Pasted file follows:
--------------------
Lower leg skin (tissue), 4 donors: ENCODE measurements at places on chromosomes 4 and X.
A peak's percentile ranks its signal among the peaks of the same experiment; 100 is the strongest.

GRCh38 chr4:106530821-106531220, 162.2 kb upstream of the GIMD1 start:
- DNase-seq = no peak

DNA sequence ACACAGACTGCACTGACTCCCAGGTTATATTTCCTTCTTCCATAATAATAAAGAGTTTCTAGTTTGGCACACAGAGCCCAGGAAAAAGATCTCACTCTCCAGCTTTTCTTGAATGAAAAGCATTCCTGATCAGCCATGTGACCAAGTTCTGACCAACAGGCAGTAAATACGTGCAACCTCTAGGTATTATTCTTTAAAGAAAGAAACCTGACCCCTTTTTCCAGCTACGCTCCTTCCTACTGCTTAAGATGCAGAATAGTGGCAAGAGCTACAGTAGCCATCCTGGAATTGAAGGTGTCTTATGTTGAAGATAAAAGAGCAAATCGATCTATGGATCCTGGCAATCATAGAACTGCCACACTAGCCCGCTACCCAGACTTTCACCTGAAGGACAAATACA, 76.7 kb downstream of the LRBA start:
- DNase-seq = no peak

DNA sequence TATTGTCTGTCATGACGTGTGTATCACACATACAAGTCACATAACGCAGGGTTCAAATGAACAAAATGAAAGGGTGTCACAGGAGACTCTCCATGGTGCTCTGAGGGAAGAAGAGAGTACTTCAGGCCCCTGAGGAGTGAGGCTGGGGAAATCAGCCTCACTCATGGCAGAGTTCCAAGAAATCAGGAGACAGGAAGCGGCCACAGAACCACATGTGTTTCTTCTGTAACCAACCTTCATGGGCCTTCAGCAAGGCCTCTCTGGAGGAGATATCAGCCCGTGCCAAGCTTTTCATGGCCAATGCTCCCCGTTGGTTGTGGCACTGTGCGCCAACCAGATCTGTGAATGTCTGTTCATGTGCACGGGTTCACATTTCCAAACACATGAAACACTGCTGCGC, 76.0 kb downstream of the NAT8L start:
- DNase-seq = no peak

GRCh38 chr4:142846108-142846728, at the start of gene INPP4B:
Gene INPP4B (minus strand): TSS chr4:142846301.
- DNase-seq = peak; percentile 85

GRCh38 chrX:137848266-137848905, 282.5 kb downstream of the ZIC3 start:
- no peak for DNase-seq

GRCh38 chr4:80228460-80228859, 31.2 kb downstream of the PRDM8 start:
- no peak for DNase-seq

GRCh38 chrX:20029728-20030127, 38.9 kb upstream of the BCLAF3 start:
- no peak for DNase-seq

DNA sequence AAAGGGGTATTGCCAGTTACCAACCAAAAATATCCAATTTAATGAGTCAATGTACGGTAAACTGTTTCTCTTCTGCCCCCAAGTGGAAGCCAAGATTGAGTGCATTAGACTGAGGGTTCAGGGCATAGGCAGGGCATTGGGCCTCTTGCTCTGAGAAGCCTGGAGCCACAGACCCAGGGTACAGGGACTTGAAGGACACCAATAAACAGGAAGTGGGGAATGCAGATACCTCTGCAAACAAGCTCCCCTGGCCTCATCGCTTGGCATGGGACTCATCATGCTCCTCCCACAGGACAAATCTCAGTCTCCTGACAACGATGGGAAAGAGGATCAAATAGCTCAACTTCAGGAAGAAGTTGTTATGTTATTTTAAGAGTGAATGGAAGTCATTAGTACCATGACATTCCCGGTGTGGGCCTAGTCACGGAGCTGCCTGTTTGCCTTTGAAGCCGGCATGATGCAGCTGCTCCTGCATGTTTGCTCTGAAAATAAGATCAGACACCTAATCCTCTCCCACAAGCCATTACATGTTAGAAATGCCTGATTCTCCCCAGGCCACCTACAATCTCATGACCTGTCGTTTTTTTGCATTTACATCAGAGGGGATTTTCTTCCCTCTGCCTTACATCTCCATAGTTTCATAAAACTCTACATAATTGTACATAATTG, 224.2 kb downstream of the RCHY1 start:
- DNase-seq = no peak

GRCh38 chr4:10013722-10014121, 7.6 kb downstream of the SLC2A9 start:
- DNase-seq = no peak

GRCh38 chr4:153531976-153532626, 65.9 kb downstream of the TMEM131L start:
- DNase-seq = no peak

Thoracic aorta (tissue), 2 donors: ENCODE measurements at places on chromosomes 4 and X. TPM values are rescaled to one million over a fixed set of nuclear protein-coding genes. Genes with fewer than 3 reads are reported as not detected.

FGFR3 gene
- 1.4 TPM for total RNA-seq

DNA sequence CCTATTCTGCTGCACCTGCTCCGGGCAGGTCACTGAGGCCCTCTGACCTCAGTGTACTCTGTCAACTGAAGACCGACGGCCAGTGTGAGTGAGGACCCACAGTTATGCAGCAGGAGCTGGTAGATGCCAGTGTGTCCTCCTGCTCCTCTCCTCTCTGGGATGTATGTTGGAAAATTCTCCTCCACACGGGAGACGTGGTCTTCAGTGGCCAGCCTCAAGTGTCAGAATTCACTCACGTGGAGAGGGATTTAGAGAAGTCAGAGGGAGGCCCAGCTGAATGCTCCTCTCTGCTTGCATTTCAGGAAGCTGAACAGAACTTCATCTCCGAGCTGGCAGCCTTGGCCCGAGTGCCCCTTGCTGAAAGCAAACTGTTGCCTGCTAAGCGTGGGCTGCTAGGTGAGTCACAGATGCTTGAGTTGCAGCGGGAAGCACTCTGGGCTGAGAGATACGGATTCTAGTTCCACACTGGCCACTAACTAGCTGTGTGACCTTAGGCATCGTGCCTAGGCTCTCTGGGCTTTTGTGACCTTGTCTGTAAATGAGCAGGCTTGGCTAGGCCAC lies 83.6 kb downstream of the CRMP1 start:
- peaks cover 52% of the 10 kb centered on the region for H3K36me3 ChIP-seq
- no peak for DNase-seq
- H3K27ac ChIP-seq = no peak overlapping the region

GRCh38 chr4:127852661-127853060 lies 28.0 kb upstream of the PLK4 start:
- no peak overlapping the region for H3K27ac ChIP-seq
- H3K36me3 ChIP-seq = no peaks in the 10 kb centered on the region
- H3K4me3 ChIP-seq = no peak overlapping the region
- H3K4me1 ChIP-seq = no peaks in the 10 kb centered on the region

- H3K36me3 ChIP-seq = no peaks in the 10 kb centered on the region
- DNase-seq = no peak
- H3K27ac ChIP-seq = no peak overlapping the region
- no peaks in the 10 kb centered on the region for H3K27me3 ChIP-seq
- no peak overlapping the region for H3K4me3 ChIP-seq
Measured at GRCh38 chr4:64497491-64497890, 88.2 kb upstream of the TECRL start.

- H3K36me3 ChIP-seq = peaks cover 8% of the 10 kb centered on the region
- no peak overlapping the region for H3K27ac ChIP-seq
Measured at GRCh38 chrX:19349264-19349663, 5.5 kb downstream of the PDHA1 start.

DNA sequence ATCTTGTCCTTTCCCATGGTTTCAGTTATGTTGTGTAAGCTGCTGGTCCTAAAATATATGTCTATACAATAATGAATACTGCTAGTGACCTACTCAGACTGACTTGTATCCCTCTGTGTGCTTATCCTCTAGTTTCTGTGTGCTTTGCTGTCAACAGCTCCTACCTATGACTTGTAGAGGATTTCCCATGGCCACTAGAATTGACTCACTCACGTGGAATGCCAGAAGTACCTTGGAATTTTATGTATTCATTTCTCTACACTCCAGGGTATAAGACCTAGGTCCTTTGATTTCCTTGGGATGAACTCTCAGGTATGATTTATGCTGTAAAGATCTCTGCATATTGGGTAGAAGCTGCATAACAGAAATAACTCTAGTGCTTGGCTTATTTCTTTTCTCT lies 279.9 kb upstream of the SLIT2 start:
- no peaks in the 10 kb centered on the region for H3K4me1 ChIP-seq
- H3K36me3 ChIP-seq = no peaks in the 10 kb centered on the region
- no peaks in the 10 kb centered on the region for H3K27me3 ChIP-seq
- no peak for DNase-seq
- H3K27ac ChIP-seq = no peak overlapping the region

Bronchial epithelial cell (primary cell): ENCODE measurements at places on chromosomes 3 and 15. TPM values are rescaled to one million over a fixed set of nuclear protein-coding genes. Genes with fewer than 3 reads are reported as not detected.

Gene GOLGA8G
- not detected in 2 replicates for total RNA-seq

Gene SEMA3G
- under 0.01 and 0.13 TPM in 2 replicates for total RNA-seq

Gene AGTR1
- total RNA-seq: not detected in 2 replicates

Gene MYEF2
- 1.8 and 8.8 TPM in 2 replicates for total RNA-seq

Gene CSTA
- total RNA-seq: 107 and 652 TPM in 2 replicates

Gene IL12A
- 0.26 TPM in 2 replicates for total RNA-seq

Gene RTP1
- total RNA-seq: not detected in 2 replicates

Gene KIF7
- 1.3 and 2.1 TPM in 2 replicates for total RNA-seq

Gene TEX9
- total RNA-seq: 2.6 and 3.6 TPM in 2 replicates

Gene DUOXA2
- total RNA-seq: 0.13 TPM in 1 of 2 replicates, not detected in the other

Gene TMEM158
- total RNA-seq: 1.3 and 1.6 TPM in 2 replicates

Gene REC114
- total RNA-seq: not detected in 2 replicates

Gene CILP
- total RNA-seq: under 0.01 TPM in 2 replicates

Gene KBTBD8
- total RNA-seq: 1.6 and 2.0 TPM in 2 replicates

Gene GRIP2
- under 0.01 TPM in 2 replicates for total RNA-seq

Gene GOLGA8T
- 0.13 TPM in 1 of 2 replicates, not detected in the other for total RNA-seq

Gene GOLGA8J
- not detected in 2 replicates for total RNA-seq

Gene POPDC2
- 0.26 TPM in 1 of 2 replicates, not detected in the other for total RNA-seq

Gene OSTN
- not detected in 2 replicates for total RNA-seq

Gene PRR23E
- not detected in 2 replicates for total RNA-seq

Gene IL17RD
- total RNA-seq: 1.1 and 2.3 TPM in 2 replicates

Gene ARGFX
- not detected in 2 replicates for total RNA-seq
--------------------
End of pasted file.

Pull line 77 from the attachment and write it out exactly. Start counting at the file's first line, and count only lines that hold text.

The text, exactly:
- total RNA-seq: under 0.01 TPM in 2 replicates